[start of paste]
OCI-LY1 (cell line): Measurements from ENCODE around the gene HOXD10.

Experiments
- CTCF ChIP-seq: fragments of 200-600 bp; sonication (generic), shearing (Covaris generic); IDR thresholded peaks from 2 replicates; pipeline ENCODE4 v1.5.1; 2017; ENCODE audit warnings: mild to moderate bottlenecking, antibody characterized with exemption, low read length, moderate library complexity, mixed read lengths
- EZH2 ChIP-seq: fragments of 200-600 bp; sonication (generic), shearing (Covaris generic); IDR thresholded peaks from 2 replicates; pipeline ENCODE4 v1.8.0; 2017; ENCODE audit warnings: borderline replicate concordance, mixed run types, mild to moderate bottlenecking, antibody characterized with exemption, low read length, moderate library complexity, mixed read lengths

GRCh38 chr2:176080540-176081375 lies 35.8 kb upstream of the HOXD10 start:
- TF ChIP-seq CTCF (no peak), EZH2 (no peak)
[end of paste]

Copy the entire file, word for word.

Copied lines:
OCI-LY1 (cell line): Measurements from ENCODE around the gene HOXD10.

Experiments
- CTCF ChIP-seq: fragments of 200-600 bp; sonication (generic), shearing (Covaris generic); IDR thresholded peaks from 2 replicates; pipeline ENCODE4 v1.5.1; 2017; ENCODE audit warnings: mild to moderate bottlenecking, antibody characterized with exemption, low read length, moderate library complexity, mixed read lengths
- EZH2 ChIP-seq: fragments of 200-600 bp; sonication (generic), shearing (Covaris generic); IDR thresholded peaks from 2 replicates; pipeline ENCODE4 v1.8.0; 2017; ENCODE audit warnings: borderline replicate concordance, mixed run types, mild to moderate bottlenecking, antibody characterized with exemption, low read length, moderate library complexity, mixed read lengths

GRCh38 chr2:176080540-176081375 lies 35.8 kb upstream of the HOXD10 start:
- TF ChIP-seq CTCF (no peak), EZH2 (no peak)